It’s a religious festival. If you don’t believe it or don’t like that is your choice. But please don’t come along to my party and tell me to stop making a fuss about its real meaning…

After all, as a Christian, its my party and I can cry if I want to.


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Good God, Greggs!




Well, it’s that time again…the Christmas ads come out on T.V. and billboards everywhere, and some of us get all mushy about the over-sentimentalised mush and some of us…get upset.

This year it is the turn of U.K. bakers Greggs. The above image was released as part of their Christmas campaign and has caused a bit of a stir among certain Christian circles. Now you may accuse me of jumping on their wobbly bandwagon but I actually think it is a good advert for Christianity. (Such a thought may, of course, really upset Greggs more than the complaints and mean that they withdraw it, which would be a shame.)

How can I say this is a tasty advert for Christians?

Firstly, it reminds me that at Christmas time we are celebrating the incarnation of God in human form. Ok, not as a sausage roll, I get that, but that God, who is essentially beyond being, took on flesh and blood and became part of the creation. God became a member of the human race. As such Jesus hungered, ate, became tired, thirsty etc. For me, thefunny_christmas_cards122_2048x2048

sausage roll may be a good reminder that God came in humility.

Secondly, there is something so wonderfully mundane about the sausage roll in the crib that reminds Christians of the danger of sanitising the story of Christ’s birth. I don’t know which Bible you are reading but mine has a refugee, homeless family taking a somewhat begrudging offer of questionable hospitality and undergoing the risky business of birth in less than sanitised surroundings.

The baby Jesus, contrary to the carol, did cry, did poo and wee and all those other delightful baby things. If the thought of a sausage roll spoils your view of the ‘classical nativity’ scene I suggest you read the first few chapters of either Luke or Matthew.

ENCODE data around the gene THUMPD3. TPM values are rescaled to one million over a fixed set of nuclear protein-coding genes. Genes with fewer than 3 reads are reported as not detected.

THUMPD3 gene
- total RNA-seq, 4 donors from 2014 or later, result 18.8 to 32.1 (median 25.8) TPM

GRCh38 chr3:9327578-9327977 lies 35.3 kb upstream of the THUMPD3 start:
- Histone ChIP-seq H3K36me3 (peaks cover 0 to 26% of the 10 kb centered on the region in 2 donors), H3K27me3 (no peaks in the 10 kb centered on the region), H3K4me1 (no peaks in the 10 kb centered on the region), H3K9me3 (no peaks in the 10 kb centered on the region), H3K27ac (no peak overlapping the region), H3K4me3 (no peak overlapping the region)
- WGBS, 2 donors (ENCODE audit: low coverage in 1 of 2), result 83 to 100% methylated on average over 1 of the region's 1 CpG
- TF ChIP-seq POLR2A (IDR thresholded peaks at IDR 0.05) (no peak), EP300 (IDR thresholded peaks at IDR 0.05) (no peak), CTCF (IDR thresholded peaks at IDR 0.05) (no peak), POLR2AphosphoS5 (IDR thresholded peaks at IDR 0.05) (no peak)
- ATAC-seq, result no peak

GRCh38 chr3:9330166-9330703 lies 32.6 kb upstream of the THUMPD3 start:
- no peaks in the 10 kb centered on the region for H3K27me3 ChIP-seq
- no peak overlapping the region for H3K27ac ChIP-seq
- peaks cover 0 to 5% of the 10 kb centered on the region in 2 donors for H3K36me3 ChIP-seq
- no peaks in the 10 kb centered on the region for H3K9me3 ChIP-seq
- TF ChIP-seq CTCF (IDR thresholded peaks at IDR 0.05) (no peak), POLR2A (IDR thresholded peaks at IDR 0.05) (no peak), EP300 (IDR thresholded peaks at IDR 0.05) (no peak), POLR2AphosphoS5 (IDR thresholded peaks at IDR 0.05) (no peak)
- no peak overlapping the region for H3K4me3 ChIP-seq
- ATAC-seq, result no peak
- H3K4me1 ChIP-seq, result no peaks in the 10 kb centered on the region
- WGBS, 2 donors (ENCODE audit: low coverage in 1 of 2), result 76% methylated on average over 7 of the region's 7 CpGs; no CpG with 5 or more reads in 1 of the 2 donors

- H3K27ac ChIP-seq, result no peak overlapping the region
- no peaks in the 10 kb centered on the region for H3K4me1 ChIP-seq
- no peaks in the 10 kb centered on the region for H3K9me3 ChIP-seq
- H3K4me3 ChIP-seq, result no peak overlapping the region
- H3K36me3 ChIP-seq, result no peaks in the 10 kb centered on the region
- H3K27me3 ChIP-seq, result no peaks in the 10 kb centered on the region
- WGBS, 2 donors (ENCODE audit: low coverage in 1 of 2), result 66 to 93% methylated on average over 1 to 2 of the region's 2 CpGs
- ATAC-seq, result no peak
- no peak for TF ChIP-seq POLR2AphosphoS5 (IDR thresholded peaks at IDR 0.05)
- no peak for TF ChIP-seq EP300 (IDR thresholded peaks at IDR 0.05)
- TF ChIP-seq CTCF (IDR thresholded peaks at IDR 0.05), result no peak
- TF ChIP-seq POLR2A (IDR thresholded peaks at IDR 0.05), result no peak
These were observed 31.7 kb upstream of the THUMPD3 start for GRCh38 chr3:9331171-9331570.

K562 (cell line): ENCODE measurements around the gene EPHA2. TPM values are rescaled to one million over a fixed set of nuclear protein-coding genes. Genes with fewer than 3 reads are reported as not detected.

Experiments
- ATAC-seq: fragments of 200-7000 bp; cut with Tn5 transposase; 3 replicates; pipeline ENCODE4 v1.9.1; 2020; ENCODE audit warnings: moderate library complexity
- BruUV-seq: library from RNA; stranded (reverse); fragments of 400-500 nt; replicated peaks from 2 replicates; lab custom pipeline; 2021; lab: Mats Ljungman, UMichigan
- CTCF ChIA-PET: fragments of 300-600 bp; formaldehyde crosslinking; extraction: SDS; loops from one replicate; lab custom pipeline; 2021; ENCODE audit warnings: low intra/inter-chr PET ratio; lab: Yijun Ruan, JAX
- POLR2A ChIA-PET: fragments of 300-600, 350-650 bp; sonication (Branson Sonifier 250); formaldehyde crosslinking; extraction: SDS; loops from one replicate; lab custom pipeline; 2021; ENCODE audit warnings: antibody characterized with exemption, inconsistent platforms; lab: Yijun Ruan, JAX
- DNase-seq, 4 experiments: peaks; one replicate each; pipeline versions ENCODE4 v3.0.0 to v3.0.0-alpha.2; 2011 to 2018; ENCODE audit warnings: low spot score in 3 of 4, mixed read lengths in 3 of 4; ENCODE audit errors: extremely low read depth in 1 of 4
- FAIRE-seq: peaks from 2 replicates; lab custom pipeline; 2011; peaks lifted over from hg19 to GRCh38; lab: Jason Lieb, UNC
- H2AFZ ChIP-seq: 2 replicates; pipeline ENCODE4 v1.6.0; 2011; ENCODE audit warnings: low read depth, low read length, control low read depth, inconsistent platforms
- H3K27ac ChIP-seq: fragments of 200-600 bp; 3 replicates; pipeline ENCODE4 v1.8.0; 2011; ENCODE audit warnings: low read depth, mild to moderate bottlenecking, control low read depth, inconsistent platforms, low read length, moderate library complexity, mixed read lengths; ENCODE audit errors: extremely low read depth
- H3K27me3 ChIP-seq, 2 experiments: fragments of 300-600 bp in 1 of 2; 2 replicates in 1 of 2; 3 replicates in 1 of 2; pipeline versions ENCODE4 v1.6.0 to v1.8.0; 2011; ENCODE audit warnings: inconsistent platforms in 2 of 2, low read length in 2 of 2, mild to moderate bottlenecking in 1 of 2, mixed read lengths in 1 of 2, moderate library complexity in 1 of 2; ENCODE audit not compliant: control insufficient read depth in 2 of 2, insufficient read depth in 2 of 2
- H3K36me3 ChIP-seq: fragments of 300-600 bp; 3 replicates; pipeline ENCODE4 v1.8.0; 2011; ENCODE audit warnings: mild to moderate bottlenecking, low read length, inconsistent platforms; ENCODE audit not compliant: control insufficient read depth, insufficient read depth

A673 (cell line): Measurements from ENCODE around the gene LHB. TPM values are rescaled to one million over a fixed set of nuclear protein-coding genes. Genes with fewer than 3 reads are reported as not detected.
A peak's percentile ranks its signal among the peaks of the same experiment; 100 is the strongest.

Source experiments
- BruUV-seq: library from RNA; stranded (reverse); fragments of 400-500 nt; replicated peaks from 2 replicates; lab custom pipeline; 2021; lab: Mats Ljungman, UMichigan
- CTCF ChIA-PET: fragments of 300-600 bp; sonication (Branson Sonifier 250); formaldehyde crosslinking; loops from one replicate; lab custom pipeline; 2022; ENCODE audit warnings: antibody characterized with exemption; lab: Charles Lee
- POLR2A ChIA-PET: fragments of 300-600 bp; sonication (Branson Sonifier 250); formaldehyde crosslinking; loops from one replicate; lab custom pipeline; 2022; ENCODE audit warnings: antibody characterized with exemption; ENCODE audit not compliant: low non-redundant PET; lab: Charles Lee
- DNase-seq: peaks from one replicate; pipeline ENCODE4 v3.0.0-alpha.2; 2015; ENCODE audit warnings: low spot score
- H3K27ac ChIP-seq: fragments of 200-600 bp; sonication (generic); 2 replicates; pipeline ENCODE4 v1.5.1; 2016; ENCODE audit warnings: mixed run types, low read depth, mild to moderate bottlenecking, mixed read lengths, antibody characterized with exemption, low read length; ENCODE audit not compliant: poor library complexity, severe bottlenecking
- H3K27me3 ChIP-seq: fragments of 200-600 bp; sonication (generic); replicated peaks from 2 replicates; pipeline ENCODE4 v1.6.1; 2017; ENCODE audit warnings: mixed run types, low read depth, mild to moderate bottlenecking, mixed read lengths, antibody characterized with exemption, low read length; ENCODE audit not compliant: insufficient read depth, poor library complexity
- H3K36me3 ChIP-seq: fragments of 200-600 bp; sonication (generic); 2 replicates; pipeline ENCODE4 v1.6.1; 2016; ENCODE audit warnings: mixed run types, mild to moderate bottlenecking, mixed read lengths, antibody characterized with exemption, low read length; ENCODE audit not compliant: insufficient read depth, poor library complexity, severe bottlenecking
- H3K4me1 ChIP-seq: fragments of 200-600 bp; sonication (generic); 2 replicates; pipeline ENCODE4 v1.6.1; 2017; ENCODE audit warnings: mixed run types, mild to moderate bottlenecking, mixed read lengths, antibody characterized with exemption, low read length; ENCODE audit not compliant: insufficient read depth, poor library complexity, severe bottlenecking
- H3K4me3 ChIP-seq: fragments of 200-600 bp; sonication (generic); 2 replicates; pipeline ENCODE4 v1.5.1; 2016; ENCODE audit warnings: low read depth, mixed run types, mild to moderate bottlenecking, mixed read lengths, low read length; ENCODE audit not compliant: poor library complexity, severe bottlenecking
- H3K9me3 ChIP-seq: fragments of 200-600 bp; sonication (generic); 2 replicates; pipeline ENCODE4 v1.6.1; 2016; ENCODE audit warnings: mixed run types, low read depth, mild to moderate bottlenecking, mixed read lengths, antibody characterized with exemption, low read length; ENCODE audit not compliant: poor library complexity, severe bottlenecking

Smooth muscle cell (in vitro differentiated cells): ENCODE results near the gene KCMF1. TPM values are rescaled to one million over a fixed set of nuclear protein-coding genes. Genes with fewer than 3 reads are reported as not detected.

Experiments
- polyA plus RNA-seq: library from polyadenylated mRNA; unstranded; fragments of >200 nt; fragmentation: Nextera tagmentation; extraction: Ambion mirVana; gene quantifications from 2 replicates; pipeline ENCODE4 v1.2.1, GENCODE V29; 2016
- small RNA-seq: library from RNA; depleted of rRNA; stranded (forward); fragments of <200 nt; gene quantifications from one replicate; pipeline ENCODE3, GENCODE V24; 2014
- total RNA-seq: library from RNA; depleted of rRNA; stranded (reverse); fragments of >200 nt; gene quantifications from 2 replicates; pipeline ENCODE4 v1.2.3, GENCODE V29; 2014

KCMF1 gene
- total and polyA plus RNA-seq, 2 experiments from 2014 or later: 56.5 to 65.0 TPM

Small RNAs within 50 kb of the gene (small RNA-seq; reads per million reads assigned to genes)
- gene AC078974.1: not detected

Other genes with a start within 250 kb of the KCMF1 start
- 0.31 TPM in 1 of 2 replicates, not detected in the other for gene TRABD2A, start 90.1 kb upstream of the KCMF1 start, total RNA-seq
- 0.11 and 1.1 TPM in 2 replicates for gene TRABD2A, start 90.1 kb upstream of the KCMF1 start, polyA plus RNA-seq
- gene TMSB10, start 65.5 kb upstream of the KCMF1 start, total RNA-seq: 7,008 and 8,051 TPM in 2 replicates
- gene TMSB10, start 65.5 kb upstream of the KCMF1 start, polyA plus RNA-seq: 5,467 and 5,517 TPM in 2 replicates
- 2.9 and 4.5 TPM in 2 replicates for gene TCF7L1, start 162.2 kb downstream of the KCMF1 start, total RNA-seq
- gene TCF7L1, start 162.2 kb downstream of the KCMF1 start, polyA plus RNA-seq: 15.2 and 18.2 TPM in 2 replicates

Following on from both of these, Christmas is not a one off for Christians. It points forward to the rest of the life of Jesus and, ultimately, to his redemptive death and resurrection some 30 years later. All through his ministry Jesus showed himself not as a ‘mover and shaker’ but as a friend of the poor and the outcast.

I usually try to avoid the bias-ridden question of ‘What would Jesus do or say…?’ in any contemporary situation but I have a feeling that we would be much more likely  to find Jesus hanging around Greggs than, say, a Café Rouge or a five-star restaurant. He lived and travelled with Galileean fishermen who were certainly not considered among the influential of the day.

Lastly, and most importantly, Jesus says in John 6:35 – “I am the bread of life. Whoever comes to me will never be hungry, and whoever believes in me will never be thirsty.” Whatever else it is, a sausage roll is food for the human body and the metaphor of Jesus as food for our souls works just as well in a different form.

When we find ourselves full of Christmas fare; our homes full of Christmas ware; and yet we still feel that something is missing from our souls – just maybe we will pass a Greggs window display and be reminded that God has come; God is near; and God wants to fill us with something more than pastry – with his transforming forgiveness, grace and strength this Christmas.

Nice one, Greggs!xmas-humour2